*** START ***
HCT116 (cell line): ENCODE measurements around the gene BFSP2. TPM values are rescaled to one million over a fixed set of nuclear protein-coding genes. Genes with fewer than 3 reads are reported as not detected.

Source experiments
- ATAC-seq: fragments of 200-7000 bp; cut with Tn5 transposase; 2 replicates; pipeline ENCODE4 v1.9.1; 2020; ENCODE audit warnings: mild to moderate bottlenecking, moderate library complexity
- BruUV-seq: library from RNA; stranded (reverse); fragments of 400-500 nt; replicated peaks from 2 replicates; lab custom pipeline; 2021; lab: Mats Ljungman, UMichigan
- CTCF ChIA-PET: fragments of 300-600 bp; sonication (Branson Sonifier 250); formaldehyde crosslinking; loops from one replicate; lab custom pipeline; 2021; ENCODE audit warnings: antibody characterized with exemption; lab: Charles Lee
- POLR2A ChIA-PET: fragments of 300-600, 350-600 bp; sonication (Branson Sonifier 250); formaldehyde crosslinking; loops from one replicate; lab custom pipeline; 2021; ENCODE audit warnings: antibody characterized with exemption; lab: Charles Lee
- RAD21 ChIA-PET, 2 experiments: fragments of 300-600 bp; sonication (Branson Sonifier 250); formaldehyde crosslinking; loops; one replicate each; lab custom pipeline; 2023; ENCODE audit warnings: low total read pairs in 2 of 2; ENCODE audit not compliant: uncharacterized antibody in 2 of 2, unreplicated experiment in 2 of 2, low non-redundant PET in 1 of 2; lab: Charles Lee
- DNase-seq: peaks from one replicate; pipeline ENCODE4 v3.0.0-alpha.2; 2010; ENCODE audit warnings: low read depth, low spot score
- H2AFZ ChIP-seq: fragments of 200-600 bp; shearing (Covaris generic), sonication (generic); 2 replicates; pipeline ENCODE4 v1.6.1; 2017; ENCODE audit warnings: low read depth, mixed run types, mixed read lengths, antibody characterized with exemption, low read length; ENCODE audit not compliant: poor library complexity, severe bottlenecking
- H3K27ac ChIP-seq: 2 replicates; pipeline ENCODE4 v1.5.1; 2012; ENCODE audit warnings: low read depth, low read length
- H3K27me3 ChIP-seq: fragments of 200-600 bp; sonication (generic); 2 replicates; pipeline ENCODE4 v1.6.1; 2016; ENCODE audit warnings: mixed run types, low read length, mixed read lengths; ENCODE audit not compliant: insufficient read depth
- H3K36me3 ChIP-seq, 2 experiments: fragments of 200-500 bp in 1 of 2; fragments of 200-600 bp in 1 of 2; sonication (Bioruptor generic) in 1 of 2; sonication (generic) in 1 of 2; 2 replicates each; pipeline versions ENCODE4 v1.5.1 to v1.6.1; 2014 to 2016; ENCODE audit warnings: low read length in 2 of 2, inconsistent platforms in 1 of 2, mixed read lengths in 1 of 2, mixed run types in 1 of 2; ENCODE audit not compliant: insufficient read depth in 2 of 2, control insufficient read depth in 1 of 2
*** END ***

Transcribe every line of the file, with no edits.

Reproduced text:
HCT116 (cell line): ENCODE measurements around the gene BFSP2. TPM values are rescaled to one million over a fixed set of nuclear protein-coding genes. Genes with fewer than 3 reads are reported as not detected.

Source experiments
- ATAC-seq: fragments of 200-7000 bp; cut with Tn5 transposase; 2 replicates; pipeline ENCODE4 v1.9.1; 2020; ENCODE audit warnings: mild to moderate bottlenecking, moderate library complexity
- BruUV-seq: library from RNA; stranded (reverse); fragments of 400-500 nt; replicated peaks from 2 replicates; lab custom pipeline; 2021; lab: Mats Ljungman, UMichigan
- CTCF ChIA-PET: fragments of 300-600 bp; sonication (Branson Sonifier 250); formaldehyde crosslinking; loops from one replicate; lab custom pipeline; 2021; ENCODE audit warnings: antibody characterized with exemption; lab: Charles Lee
- POLR2A ChIA-PET: fragments of 300-600, 350-600 bp; sonication (Branson Sonifier 250); formaldehyde crosslinking; loops from one replicate; lab custom pipeline; 2021; ENCODE audit warnings: antibody characterized with exemption; lab: Charles Lee
- RAD21 ChIA-PET, 2 experiments: fragments of 300-600 bp; sonication (Branson Sonifier 250); formaldehyde crosslinking; loops; one replicate each; lab custom pipeline; 2023; ENCODE audit warnings: low total read pairs in 2 of 2; ENCODE audit not compliant: uncharacterized antibody in 2 of 2, unreplicated experiment in 2 of 2, low non-redundant PET in 1 of 2; lab: Charles Lee
- DNase-seq: peaks from one replicate; pipeline ENCODE4 v3.0.0-alpha.2; 2010; ENCODE audit warnings: low read depth, low spot score
- H2AFZ ChIP-seq: fragments of 200-600 bp; shearing (Covaris generic), sonication (generic); 2 replicates; pipeline ENCODE4 v1.6.1; 2017; ENCODE audit warnings: low read depth, mixed run types, mixed read lengths, antibody characterized with exemption, low read length; ENCODE audit not compliant: poor library complexity, severe bottlenecking
- H3K27ac ChIP-seq: 2 replicates; pipeline ENCODE4 v1.5.1; 2012; ENCODE audit warnings: low read depth, low read length
- H3K27me3 ChIP-seq: fragments of 200-600 bp; sonication (generic); 2 replicates; pipeline ENCODE4 v1.6.1; 2016; ENCODE audit warnings: mixed run types, low read length, mixed read lengths; ENCODE audit not compliant: insufficient read depth
- H3K36me3 ChIP-seq, 2 experiments: fragments of 200-500 bp in 1 of 2; fragments of 200-600 bp in 1 of 2; sonication (Bioruptor generic) in 1 of 2; sonication (generic) in 1 of 2; 2 replicates each; pipeline versions ENCODE4 v1.5.1 to v1.6.1; 2014 to 2016; ENCODE audit warnings: low read length in 2 of 2, inconsistent platforms in 1 of 2, mixed read lengths in 1 of 2, mixed run types in 1 of 2; ENCODE audit not compliant: insufficient read depth in 2 of 2, control insufficient read depth in 1 of 2